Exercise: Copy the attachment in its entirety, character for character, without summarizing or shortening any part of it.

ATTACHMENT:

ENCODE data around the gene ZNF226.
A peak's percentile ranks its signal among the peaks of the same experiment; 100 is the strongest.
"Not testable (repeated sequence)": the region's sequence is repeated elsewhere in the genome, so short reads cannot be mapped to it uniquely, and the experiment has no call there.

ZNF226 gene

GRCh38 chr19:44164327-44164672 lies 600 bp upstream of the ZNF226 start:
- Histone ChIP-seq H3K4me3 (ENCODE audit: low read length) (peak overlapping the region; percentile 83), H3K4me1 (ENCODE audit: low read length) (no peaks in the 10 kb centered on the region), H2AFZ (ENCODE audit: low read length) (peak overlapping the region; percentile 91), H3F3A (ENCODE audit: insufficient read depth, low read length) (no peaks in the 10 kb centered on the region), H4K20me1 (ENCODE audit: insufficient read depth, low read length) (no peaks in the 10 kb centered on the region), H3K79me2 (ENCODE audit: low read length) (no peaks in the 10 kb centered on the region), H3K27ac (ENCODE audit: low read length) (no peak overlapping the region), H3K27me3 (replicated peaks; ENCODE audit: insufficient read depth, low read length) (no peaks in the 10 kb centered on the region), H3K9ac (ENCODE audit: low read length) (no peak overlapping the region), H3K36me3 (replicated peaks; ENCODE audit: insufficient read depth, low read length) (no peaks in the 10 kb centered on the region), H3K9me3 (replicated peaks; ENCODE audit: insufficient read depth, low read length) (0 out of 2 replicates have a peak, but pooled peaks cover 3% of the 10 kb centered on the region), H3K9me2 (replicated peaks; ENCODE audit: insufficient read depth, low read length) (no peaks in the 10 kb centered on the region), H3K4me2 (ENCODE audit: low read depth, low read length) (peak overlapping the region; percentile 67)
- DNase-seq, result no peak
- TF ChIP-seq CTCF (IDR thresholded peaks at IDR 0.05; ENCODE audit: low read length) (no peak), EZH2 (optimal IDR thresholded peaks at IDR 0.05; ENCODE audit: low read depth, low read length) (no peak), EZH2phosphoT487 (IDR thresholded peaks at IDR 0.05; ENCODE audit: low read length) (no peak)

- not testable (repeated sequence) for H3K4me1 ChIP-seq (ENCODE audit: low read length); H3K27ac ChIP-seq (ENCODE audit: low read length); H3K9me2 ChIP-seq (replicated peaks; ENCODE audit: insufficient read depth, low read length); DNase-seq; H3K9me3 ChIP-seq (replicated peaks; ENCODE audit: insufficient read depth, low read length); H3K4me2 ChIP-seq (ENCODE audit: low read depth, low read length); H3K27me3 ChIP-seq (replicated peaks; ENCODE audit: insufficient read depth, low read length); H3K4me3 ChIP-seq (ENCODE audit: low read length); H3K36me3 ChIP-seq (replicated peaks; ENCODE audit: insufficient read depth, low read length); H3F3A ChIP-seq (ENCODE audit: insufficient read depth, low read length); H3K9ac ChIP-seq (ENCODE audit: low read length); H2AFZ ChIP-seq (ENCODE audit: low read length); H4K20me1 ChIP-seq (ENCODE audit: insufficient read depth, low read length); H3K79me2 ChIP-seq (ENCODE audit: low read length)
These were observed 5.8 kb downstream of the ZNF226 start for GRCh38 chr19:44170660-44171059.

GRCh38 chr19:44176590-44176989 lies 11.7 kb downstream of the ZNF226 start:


ENCODE data around the gene ZNF226.
A peak's percentile ranks its signal among the peaks of the same experiment; 100 is the strongest.
"Not testable (repeated sequence)": the region's sequence is repeated elsewhere in the genome, so short reads cannot be mapped to it uniquely, and the experiment has no call there.

ZNF226 gene

GRCh38 chr19:44164327-44164672 lies 600 bp upstream of the ZNF226 start:
- Histone ChIP-seq H3K4me3 (ENCODE audit: low read length) (peak overlapping the region; percentile 83), H3K4me1 (ENCODE audit: low read length) (no peaks in the 10 kb centered on the region), H2AFZ (ENCODE audit: low read length) (peak overlapping the region; percentile 91), H3F3A (ENCODE audit: insufficient read depth, low read length) (no peaks in the 10 kb centered on the region), H4K20me1 (ENCODE audit: insufficient read depth, low read length) (no peaks in the 10 kb centered on the region), H3K79me2 (ENCODE audit: low read length) (no peaks in the 10 kb centered on the region), H3K27ac (ENCODE audit: low read length) (no peak overlapping the region), H3K27me3 (replicated peaks; ENCODE audit: insufficient read depth, low read length) (no peaks in the 10 kb centered on the region), H3K9ac (ENCODE audit: low read length) (no peak overlapping the region), H3K36me3 (replicated peaks; ENCODE audit: insufficient read depth, low read length) (no peaks in the 10 kb centered on the region), H3K9me3 (replicated peaks; ENCODE audit: insufficient read depth, low read length) (0 out of 2 replicates have a peak, but pooled peaks cover 3% of the 10 kb centered on the region), H3K9me2 (replicated peaks; ENCODE audit: insufficient read depth, low read length) (no peaks in the 10 kb centered on the region), H3K4me2 (ENCODE audit: low read depth, low read length) (peak overlapping the region; percentile 67)
- DNase-seq, result no peak
- TF ChIP-seq CTCF (IDR thresholded peaks at IDR 0.05; ENCODE audit: low read length) (no peak), EZH2 (optimal IDR thresholded peaks at IDR 0.05; ENCODE audit: low read depth, low read length) (no peak), EZH2phosphoT487 (IDR thresholded peaks at IDR 0.05; ENCODE audit: low read length) (no peak)

- not testable (repeated sequence) for H3K4me1 ChIP-seq (ENCODE audit: low read length); H3K27ac ChIP-seq (ENCODE audit: low read length); H3K9me2 ChIP-seq (replicated peaks; ENCODE audit: insufficient read depth, low read length); DNase-seq; H3K9me3 ChIP-seq (replicated peaks; ENCODE audit: insufficient read depth, low read length); H3K4me2 ChIP-seq (ENCODE audit: low read depth, low read length); H3K27me3 ChIP-seq (replicated peaks; ENCODE audit: insufficient read depth, low read length); H3K4me3 ChIP-seq (ENCODE audit: low read length); H3K36me3 ChIP-seq (replicated peaks; ENCODE audit: insufficient read depth, low read length); H3F3A ChIP-seq (ENCODE audit: insufficient read depth, low read length); H3K9ac ChIP-seq (ENCODE audit: low read length); H2AFZ ChIP-seq (ENCODE audit: low read length); H4K20me1 ChIP-seq (ENCODE audit: insufficient read depth, low read length); H3K79me2 ChIP-seq (ENCODE audit: low read length)
These were observed 5.8 kb downstream of the ZNF226 start for GRCh38 chr19:44170660-44171059.

GRCh38 chr19:44176590-44176989 lies 11.7 kb downstream of the ZNF226 start: